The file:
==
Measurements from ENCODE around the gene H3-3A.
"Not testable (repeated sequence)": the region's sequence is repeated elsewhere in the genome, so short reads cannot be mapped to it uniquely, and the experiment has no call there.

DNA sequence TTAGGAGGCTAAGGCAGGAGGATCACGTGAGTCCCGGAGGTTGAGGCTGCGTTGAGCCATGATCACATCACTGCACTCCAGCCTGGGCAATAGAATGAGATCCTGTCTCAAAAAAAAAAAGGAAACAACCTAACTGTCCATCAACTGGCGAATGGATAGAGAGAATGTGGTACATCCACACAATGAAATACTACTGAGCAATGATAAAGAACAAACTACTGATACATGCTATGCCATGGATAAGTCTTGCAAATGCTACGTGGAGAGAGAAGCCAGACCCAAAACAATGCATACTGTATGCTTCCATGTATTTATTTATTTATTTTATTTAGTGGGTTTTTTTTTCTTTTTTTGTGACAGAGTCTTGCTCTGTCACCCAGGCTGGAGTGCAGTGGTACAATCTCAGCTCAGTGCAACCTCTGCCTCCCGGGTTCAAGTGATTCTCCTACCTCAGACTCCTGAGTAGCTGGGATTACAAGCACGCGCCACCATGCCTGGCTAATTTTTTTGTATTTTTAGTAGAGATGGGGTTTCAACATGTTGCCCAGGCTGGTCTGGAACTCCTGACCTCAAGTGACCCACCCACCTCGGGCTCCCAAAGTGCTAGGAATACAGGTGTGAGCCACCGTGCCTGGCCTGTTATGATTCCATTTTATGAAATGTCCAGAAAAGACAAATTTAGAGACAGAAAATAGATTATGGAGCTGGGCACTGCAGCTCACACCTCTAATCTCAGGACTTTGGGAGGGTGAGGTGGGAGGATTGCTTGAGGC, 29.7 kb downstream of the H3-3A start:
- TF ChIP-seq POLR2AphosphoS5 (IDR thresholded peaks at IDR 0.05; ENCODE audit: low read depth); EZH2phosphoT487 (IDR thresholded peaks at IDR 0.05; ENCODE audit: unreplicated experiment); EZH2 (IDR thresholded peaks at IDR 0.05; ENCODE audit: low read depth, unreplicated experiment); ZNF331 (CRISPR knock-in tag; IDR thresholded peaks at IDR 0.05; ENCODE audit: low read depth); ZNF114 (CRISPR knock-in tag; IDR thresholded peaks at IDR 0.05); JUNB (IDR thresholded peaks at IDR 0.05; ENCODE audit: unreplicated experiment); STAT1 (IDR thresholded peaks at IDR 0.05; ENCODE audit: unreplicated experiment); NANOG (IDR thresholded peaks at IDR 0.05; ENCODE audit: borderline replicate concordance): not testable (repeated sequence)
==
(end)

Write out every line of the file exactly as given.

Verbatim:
Measurements from ENCODE around the gene H3-3A.
"Not testable (repeated sequence)": the region's sequence is repeated elsewhere in the genome, so short reads cannot be mapped to it uniquely, and the experiment has no call there.

DNA sequence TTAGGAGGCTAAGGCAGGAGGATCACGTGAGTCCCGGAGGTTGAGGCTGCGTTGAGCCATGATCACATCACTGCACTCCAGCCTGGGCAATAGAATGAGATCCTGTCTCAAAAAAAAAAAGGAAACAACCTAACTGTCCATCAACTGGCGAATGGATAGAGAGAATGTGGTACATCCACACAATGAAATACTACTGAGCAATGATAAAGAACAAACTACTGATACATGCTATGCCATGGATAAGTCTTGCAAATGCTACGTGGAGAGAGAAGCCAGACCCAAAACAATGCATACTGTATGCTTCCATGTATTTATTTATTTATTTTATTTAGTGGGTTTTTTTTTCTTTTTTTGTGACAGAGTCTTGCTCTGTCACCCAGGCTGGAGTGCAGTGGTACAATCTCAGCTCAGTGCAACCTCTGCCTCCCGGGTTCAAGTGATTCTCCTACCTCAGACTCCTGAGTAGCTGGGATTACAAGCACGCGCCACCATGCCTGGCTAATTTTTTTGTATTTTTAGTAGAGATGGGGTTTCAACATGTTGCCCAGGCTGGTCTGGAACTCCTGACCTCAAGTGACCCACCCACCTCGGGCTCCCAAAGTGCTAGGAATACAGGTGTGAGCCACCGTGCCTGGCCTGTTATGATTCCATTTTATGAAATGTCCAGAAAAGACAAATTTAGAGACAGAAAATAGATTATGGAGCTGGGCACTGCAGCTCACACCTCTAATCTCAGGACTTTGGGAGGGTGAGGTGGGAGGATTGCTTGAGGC, 29.7 kb downstream of the H3-3A start:
- TF ChIP-seq POLR2AphosphoS5 (IDR thresholded peaks at IDR 0.05; ENCODE audit: low read depth); EZH2phosphoT487 (IDR thresholded peaks at IDR 0.05; ENCODE audit: unreplicated experiment); EZH2 (IDR thresholded peaks at IDR 0.05; ENCODE audit: low read depth, unreplicated experiment); ZNF331 (CRISPR knock-in tag; IDR thresholded peaks at IDR 0.05; ENCODE audit: low read depth); ZNF114 (CRISPR knock-in tag; IDR thresholded peaks at IDR 0.05); JUNB (IDR thresholded peaks at IDR 0.05; ENCODE audit: unreplicated experiment); STAT1 (IDR thresholded peaks at IDR 0.05; ENCODE audit: unreplicated experiment); NANOG (IDR thresholded peaks at IDR 0.05; ENCODE audit: borderline replicate concordance): not testable (repeated sequence)